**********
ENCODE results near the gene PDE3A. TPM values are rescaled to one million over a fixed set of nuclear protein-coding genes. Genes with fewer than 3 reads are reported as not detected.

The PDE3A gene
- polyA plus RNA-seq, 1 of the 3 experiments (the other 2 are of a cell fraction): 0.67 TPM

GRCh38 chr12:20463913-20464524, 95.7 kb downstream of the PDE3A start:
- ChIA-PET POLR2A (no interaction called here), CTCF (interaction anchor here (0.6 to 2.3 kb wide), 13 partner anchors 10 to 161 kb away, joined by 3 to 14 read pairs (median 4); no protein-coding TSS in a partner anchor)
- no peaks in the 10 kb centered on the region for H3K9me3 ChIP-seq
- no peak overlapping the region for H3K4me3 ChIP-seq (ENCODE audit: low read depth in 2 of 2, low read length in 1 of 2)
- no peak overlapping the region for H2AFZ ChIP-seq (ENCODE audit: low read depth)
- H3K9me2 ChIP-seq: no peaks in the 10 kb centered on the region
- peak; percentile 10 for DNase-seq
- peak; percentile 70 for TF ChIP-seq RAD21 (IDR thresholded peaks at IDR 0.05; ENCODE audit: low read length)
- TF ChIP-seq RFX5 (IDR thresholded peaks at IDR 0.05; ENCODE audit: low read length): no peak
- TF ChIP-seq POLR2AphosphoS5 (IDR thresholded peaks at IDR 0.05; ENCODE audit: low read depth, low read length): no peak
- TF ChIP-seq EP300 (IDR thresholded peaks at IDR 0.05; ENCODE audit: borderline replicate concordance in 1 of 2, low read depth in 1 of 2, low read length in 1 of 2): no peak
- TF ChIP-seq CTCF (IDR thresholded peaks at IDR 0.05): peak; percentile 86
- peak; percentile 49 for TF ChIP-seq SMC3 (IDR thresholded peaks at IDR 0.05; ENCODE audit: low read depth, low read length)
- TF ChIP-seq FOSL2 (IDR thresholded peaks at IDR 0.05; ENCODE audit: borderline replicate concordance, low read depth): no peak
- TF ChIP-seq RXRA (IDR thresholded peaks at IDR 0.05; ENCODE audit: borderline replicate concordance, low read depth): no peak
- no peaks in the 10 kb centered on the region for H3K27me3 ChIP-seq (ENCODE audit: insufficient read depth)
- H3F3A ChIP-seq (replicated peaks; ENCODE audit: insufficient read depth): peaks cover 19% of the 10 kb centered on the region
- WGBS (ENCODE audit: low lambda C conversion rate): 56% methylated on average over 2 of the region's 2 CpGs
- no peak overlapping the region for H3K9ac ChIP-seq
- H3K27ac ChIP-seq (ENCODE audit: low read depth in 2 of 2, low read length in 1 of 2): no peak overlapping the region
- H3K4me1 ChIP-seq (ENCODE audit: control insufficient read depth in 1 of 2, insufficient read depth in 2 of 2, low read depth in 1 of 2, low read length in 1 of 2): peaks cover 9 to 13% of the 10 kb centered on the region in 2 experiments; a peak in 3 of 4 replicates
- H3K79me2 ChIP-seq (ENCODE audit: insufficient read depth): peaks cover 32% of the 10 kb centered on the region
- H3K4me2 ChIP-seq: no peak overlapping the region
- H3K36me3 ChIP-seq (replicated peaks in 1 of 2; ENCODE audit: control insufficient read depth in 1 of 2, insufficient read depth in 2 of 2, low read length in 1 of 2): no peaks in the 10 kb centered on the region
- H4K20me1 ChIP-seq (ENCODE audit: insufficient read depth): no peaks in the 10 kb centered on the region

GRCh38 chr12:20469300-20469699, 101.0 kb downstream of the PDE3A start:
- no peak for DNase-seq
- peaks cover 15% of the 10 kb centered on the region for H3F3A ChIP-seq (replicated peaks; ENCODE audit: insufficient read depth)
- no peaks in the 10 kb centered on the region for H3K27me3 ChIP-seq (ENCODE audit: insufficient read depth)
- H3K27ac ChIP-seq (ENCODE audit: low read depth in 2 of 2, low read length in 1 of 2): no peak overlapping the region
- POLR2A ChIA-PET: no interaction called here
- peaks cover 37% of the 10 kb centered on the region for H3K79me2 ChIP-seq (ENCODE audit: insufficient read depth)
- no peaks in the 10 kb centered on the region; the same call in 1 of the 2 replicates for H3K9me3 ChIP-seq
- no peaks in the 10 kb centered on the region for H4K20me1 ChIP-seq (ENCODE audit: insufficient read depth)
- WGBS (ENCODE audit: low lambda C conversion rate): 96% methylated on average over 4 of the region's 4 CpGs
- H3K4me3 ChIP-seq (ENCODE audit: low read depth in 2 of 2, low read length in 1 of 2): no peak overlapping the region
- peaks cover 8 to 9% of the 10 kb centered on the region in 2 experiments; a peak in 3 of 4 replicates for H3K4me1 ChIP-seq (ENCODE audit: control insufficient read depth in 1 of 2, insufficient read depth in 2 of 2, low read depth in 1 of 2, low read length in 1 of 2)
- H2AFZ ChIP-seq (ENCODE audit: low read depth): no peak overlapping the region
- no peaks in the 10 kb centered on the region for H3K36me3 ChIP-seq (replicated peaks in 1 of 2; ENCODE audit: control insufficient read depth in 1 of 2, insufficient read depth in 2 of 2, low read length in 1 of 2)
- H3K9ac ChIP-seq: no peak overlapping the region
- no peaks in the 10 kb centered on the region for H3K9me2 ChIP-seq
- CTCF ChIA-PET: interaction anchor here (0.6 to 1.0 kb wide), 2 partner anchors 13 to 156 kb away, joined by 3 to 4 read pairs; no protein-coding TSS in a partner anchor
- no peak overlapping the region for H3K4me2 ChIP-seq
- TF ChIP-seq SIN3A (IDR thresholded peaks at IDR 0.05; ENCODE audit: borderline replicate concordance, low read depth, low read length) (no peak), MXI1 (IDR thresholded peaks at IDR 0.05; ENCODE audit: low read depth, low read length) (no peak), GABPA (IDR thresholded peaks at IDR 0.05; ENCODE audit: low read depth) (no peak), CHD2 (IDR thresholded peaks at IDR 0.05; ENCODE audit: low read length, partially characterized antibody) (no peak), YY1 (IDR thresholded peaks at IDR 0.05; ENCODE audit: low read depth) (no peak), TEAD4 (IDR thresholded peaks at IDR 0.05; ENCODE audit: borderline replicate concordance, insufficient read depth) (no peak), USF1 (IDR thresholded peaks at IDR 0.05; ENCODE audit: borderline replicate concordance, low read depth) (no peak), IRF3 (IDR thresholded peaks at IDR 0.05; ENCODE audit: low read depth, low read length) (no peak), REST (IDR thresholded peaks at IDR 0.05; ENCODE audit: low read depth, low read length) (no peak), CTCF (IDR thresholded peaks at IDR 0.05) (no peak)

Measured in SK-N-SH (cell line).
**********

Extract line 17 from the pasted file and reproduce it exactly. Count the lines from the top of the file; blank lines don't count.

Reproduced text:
- TF ChIP-seq FOSL2 (IDR thresholded peaks at IDR 0.05; ENCODE audit: borderline replicate concordance, low read depth): no peak